Every closed ball in X is complete, then X is complete

In summary: A 'ball' in a metric space is just the set of all points x in the space such that |d(x,x0)|<=R. It doesn't have to be spherical.
  • #1
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Homework Statement .
Prove that if every closed ball in a metric space X is a complete subspace, then X is complete.


The attempt at a solution.

Let ##\{x_n\}## be a cauchy sequence in X. Then, for ##ε=1##, ##\exists## ##n_0 \in \mathbb N##: ##\forall## ##m≥n_0##,##n≥n_0## ##d(x_m,x_n)<1##. Consider the closed ball centered at ##x_{n_0}## of radius 1. Then, the subsequence ##\{x'_n\}## such that ##x'_n=x_{n_0 + n-1}## is a subsequence of ##\{x_n\}## included in ##K(x_{n_0},1)## . By hypothesis, the ball is a complete subspace and the subsequence ##\{x'_n\}## is cauchy. But then ##\{x'_n\}## converges to some point ##x \in K(x_{n_0},1)## This implies ##\{x'_n\}## converges to the same point x in the metric space X. So the original sequence ##\{x_n\}## has a convergent subsequence that converges to the point x, this means that ##\{x_n\}## converges to x. I've proved that an arbitrary cauchy sequence in X is convergent, this implies every cauchy sequence in X is convergent, then X is a complete metric space.


Is my proof correct?
 
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  • #2
mahler1 said:
Homework Statement .
Prove that if every closed ball in a metric space X is a complete subspace, then X is complete.


The attempt at a solution.

Let ##\{x_n\}## be a cauchy sequence in X. Then, for ##ε=1##, ##\exists## ##n_0 \in \mathbb N##: ##\forall## ##m≥n_0##,##n≥n_0## ##d(x_m,x_n)<1##. Consider the closed ball centered at ##x_{n_0}## of radius 1. Then, the subsequence ##\{x'_n\}## such that ##x'_n=x_{n_0 + n-1}## is a subsequence of ##\{x_n\}## included in ##K(x_{n_0},1)## . By hypothesis, the ball is a complete subspace and the subsequence ##\{x'_n\}## is cauchy. But then ##\{x'_n\}## converges to some point ##x \in K(x_{n_0},1)## This implies ##\{x'_n\}## converges to the same point x in the metric space X. So the original sequence ##\{x_n\}## has a convergent subsequence that converges to the point x, this means that ##\{x_n\}## converges to x. I've proved that an arbitrary cauchy sequence in X is convergent, this implies every cauchy sequence in X is convergent, then X is a complete metric space.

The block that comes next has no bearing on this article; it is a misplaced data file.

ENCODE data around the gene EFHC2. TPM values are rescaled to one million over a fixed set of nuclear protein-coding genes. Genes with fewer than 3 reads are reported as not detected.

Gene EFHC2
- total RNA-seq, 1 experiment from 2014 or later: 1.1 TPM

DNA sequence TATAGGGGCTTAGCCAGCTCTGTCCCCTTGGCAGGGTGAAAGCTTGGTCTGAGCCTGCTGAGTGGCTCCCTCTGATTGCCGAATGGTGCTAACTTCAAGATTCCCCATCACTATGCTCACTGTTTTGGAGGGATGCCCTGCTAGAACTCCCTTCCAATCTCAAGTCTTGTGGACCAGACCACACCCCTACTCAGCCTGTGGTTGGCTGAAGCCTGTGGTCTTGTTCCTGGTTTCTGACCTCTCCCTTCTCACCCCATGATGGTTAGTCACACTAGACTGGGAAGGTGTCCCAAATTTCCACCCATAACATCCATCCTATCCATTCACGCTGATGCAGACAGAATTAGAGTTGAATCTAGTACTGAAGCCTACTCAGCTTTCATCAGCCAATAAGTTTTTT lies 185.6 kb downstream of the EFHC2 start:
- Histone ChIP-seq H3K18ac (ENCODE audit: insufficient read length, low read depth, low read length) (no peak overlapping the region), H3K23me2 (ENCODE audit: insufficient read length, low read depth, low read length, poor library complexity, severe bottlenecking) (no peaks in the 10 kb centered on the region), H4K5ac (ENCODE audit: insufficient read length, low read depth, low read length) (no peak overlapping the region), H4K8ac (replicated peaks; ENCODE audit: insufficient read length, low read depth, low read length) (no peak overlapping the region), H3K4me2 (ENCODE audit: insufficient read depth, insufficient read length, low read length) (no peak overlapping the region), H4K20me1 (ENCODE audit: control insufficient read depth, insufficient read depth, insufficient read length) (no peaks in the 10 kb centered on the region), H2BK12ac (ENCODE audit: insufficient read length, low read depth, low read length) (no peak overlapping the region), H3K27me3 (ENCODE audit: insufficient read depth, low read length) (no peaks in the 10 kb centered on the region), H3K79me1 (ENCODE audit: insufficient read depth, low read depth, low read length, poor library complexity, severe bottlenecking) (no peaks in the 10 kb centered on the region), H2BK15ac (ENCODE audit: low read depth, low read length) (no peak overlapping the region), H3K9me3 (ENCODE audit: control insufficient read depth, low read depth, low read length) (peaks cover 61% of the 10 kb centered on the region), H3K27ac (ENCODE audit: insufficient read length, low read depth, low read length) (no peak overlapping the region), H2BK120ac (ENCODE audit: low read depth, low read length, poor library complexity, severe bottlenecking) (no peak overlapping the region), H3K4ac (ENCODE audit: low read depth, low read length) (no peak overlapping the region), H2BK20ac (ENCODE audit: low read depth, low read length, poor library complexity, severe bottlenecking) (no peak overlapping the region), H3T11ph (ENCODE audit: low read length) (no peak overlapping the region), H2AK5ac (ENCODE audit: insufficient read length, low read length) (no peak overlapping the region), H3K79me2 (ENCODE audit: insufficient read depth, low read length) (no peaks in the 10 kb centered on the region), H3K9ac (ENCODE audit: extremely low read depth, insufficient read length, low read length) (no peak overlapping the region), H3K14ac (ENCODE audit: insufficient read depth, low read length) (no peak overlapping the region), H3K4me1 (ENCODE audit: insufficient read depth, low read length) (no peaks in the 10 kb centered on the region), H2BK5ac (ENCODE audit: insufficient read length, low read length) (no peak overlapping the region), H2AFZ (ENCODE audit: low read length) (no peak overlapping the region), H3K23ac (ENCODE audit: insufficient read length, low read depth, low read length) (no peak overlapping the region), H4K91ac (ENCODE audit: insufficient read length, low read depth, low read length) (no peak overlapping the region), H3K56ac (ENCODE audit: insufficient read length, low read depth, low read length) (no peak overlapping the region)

Is my proof correct?

Why are you having doubts? Eventually the tail of every cauchy sequence is contained in a closed ball. The closed ball is complete. So the sequence is convergent.
 
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  • #3
Dick said:
Why are you having doubts? Eventually the tail of every cauchy sequence is contained in a closed ball. The closed ball is complete. So the sequence is convergent.

Thank you, I'm new to proofs and mathematics in general so I usually have strong doubts on whether I am doing the exercises right or not. I suppose it's a newbie's insecurity.
 
  • #4
mahler1 said:
Thank you, I'm new to proofs and mathematics in general so I usually have strong doubts on whether I am doing the exercises right or not. I suppose it's a newbie's insecurity.

Well, I thought that was a pretty fine and clear proof. I think you should start feeling less insecure.
 
  • #5
The only thing is that you don't want to say ε=1.

Because your metric space may be "smaller" than the unit closed ball.

You could just say for some ε. But the proof seems fine
 
  • #6
Jufro said:
The only thing is that you don't want to say ε=1.

Because your metric space may be "smaller" than the unit closed ball.

You could just say for some ε. But the proof seems fine

A 'ball' in a metric space is just the set of all points x in the space such that |d(x,x0)|<=R. It doesn't have to be spherical. The proof really doesn't need any qualification.
 

What does it mean for a closed ball in X to be complete?

A closed ball in X is complete if every Cauchy sequence within the ball converges to a point within the ball. This means that there are no "missing" points within the ball and the sequence of points within the ball does not "escape" to points outside of the ball.

How does the completeness of closed balls relate to the completeness of X?

If every closed ball in X is complete, then this implies that X is also complete. This is because X is made up of all possible closed balls within its space, so if each of these balls is complete, then there are no missing or "escaping" points in X as a whole.

Is the converse statement true - if X is complete, are all closed balls in X also complete?

No, the converse statement is not necessarily true. Just because X is complete does not mean that every closed ball within it is complete. Counterexamples can be found in spaces such as the rational numbers, where the entire space is complete, but not all closed balls within it are complete.

What is the significance of the completeness of closed balls in a space?

The completeness of closed balls in a space is an important property for many mathematical and scientific applications. It ensures that all possible Cauchy sequences within the space will converge to a point within the space, making it easier to analyze and make conclusions about the behavior of the space.

Are there any other equivalent statements to the statement "Every closed ball in X is complete, then X is complete"?

Yes, this statement is equivalent to the statement "Every closed subset of X is complete, then X is complete". This means that if all subsets of X are complete, then X as a whole is complete. It is also equivalent to the statement "Every Cauchy sequence in X converges to a point in X", as a Cauchy sequence in X would also be contained within a closed ball in X.

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